Overwhelm Is a Choice

Tori Hein

 Midway through my long rant on the phone, my friend interrupted me with these words: Friend, I know life is hard right now, but being overwhelmed is a choice you’re making.”  

Pinning the phone between my shoulder and ear, I lifted the pot of boiling water with noodles to the sink and poured its contents into a strainer in silent offense.  

From my perspective, everyone else was to blame for my overwhelm, not me. Working from home, navigating my husband’s travel schedule and homeschooling two children had seemed to squeeze every ounce of peace from my days. I felt like all my choices had been made for me in this season.  

“Blaming others for your overwhelm will only keep you here. Ask God for what you need and take responsibility for what needs to change.”  

These words didn’t feel comforting in the moment, yet they held profound weight in the months to come as I contemplated the beliefs that were motivating the broken cycles of behavior I felt trapped by. I needed a shift in my perspective that would shape new beliefs and motivate new behaviors. 

Most of what overwhelms us are likely things we once prayed for. Overwhelmed by your children’s emotional and physical needs? Once upon a time you prayed for the child you’re caring for. Under pressure with your responsibilities at work? Your job is the answer to a past cry for provision. Stressed about how messy your house is? You are physically living in an answered prayer. 

God never asked us to live with a permanent pair of rose-colored glasses on. Ignoring the hardship of life is not productive or beneficial. However, being overwhelmed is a choice, and it’s a choice you don’t have to make. Instead, Paul gives us this alternative way of living: Don’t worry about anything; instead, pray about everything. Tell God what you need, and thank him for all he has done. Then you will experience God’s peace, which exceeds anything we can understand. His peace will guard your hearts and minds as you live in Christ Jesus (Philippians 4:6-7, NLT).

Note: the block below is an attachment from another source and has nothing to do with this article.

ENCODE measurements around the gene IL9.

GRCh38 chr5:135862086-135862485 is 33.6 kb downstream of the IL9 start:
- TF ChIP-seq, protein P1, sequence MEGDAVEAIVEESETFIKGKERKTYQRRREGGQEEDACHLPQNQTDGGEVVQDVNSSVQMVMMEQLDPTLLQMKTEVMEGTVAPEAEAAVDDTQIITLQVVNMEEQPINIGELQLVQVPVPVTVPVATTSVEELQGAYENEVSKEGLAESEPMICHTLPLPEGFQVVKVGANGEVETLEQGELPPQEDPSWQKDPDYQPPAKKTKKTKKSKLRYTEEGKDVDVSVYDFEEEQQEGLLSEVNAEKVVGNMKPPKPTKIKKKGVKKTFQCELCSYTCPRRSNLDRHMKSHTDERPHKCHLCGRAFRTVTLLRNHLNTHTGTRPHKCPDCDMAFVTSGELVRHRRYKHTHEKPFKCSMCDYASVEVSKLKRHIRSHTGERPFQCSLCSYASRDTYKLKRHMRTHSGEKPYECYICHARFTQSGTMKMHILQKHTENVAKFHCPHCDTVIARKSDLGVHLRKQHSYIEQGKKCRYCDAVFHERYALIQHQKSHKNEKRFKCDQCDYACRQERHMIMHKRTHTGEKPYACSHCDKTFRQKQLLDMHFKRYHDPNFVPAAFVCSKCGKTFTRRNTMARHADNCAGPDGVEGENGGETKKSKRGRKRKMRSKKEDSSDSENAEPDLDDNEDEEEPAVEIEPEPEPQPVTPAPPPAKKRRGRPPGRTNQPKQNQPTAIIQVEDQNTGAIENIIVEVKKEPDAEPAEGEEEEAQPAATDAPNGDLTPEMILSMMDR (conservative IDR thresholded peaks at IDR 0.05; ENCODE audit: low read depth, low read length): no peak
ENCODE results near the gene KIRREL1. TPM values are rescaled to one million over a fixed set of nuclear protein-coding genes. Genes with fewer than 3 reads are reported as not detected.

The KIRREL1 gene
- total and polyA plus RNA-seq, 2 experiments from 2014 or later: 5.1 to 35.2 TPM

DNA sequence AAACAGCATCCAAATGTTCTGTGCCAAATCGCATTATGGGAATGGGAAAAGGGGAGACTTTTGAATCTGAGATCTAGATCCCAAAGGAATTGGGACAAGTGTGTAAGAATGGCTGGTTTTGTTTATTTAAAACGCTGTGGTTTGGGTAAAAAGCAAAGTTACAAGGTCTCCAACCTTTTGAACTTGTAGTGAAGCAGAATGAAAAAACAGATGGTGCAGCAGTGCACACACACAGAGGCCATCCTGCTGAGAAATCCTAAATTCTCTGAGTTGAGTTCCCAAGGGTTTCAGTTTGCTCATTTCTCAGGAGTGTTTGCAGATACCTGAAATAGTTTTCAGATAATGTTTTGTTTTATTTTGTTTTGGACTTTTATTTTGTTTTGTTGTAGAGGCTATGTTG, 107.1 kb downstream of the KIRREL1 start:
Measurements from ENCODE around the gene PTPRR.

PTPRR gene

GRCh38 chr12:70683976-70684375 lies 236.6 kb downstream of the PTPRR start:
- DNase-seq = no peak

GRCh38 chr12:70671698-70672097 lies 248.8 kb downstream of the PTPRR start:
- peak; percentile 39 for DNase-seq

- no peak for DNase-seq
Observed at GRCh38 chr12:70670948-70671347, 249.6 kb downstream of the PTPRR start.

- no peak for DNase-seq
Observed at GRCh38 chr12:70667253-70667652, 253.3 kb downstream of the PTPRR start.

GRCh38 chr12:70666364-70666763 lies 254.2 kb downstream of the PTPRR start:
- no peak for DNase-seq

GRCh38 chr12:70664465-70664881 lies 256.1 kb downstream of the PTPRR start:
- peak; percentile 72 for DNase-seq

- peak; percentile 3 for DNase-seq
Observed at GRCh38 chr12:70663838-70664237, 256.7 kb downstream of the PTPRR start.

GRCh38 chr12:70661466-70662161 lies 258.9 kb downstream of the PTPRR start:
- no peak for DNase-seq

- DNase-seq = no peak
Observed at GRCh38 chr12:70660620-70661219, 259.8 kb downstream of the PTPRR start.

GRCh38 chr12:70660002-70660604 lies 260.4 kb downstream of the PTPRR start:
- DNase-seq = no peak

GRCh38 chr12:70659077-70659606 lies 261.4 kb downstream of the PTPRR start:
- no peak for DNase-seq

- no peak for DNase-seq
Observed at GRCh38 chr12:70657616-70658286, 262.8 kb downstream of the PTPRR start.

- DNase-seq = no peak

Here’s a simple tip for living a life of peace: trade your expectations for expectancy. Expectations place limits on your peace with a specific outcome you’ve predetermined. But expectancy keeps your eyes wide open with unrestrained belief that God will display his glory and goodness however he chooses to.  

Instead of choosing overwhelm, choose expectancy that exceeds your understanding and rests in God’s ability, not your own. In doing this, you will follow God into the next answered prayer he has already prepared before for you.   

Tori is the founder of For Eternity and Until, an online community, blog and podcast. Her goal is to create a space for women to go deep, get real and encounter God tangibly and honestly together. She and her husband, Matt, and their two children, Micaiah and Amara, live just south of Nashville, Tennessee.  

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